Tell me a story. Tell me about your mother and your father and the place where you grew up. Tell me about the time you rolled off the bed, or hid in the room with the piano, or were trapped in the elevator, or rode home from the pool on your father’s bicycle looking like the girl in Aladdin. Tell me how your mother stayed up late to fix the dress you had torn on the rollercoaster, or encouraged you to be a tumbler, or had that life-changing conversation with you.
Tell me about your grandmother who waited patiently for you in the rain, who got angry when you played computer games instead of doing your homework, who whispered that you were her favorite, who kept a Buddha in her home, who slept with you outside after the earthquake.
Tell me about your grandfather, who loved his garden, who worked so hard for his education, who held your hand and listened to you ask why Uncle Cow did not wear shoes, who taught you to play mahjong, who made special dumplings just for you.
Tell me about preparing meals with parents and debating over how to indentify counterfeit money. Tell me about the moment you knew they all loved you.
Tell me about the time when you were a sword fighting woman warrior, or stood up to the man who smashed your bicycle, or the time you got a cockroach in your hair, or when you found a cockroach in your rice, or when your neighbors ate your pet dove, or when you accidently drown a duck. No, don’t tell me that one.
Tell me about where you lived when you were young and where you live now. Tell me about the town where all the people can sing and dance, the place where the pandas live, where the snow smells like peppermint, where the Goddess was to tired to mend the hole in the sky so the village is always filled with gentle rain.
Tell me about how you started keeping a journal, writing in your diary, writing a blog, speaking in front of an audience. Tell me how you discovered your voice.
Tell me about the mysterious stranger who pulled you out of the swimming pool, or sat by you on a bench and told you her mother was now a star, or the one who has been married to your grandmother for forty years. Tell me those stories.
Tell me about when the Japanese soldiers came to your ancestors’ village, of the hard choices that were made when there was one more child who they could not afford to feed, about the foster son who betrayed your great grandfather. Tell me the story you only heard one time.
Tell me about the time during secondary school when the floor began to shake and at first you thought it was a heavy truck, but then you realized it was an earthquake. Tell me how you were the last one to leave the classroom.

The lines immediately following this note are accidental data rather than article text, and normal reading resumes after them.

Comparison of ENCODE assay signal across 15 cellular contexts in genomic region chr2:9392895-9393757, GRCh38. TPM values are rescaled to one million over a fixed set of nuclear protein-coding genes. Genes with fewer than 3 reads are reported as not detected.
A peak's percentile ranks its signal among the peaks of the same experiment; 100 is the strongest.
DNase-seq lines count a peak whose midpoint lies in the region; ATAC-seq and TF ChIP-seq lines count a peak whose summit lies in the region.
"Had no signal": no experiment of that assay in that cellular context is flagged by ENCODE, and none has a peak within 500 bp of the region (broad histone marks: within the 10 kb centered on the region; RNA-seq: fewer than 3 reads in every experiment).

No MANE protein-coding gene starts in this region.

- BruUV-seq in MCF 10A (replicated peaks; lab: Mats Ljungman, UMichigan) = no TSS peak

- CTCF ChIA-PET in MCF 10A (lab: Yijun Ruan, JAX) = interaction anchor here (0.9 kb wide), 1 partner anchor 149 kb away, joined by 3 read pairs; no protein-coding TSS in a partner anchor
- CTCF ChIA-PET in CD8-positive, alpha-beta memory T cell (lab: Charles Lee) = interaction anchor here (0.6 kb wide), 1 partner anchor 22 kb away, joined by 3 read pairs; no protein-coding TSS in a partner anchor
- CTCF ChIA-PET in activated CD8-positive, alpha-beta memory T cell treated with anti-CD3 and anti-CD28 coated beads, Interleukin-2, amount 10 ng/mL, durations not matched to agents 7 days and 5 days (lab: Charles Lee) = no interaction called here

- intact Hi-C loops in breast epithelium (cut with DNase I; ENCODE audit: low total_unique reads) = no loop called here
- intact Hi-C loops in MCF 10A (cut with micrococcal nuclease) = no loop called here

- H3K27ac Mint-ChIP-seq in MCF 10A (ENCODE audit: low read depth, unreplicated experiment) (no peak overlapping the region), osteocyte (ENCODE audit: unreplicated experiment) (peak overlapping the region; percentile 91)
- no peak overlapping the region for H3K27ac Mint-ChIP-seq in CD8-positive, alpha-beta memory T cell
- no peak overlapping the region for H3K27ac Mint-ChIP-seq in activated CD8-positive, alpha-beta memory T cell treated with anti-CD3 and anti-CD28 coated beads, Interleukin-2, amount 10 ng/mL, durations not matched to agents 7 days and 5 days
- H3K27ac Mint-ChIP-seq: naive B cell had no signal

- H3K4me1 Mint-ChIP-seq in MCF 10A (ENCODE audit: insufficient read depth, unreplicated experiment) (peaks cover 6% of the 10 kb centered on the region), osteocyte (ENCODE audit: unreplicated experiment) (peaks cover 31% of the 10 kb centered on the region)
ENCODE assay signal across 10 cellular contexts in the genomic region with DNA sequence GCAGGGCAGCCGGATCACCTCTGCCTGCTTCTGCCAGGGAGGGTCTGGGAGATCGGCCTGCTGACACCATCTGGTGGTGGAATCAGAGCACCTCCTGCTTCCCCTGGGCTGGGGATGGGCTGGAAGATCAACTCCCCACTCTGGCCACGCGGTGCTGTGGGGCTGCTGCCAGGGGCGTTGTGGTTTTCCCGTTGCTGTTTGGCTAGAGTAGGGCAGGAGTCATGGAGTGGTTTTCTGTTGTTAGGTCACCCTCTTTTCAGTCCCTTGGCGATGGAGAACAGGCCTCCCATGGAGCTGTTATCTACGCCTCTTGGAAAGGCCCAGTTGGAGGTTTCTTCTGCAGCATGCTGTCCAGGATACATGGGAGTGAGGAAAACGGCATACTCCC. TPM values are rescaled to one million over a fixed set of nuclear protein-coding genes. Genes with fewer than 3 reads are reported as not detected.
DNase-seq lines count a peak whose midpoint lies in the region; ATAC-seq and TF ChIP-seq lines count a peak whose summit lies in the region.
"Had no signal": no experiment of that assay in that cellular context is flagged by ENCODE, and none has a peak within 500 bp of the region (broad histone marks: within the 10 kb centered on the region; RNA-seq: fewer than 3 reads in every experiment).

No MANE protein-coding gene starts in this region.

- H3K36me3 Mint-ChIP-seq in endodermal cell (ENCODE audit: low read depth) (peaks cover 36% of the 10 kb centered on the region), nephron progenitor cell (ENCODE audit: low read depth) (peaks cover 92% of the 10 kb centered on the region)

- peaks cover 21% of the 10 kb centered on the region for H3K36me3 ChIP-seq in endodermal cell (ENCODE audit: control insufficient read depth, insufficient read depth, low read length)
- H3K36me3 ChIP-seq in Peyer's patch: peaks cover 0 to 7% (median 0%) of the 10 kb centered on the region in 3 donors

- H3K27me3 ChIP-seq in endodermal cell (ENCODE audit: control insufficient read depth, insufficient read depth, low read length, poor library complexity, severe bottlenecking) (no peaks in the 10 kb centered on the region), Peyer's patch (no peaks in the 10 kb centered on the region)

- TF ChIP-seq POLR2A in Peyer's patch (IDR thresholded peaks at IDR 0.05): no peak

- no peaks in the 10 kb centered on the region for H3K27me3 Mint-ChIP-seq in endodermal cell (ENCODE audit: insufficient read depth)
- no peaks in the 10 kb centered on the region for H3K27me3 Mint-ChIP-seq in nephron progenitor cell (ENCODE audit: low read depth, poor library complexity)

Tell me about the time you felt incredibly alone and afraid. When you were sure a stranger was following you, that someone was trying to kidnap you, that a murderer was on the loose and how you were so relieved to get home. Tell me about the time you watched the horror movie and screamed until the supervisor pounded on your door, or could not get out of bed even to use the bathroom. Tell me how the picture you created saved you from the water ghost and when you discovered darkness could be beautiful.
Tell me about the times when it was not ghost stories but truly terribly times when you thought you might drown, or die from serious illness, or cried yourself to sleep every night out of sheer loneliness. Tell me how you learned that every day and every life was precious
Tell me about the food you love, the spicy noodles, the soft-boiled chicken, the New Year’s Eve dinner, the Mantis Shrimp pie your grandparents prepared to celebrate your acceptance at UIC. Tell me about your secret garden, the cave, the green grass, the flowers, the river, the Buddhist temple, and even the crowded city street, that all provided solace for you when you were filled with grief.
Tell me how terrifying it is to be a year four student with more work to be done than is humanly possible. Tell me about quiet rooftops and magical books, and close friends who provided comfort and care when you needed it.
Tell me about your hopes and your dreams. Tell me what’s next.
Tell me how week after week, forty-eight people moved the tables and chairs to make a circle because they wanted to see each others’ faces when they told stories.
Tell me that story.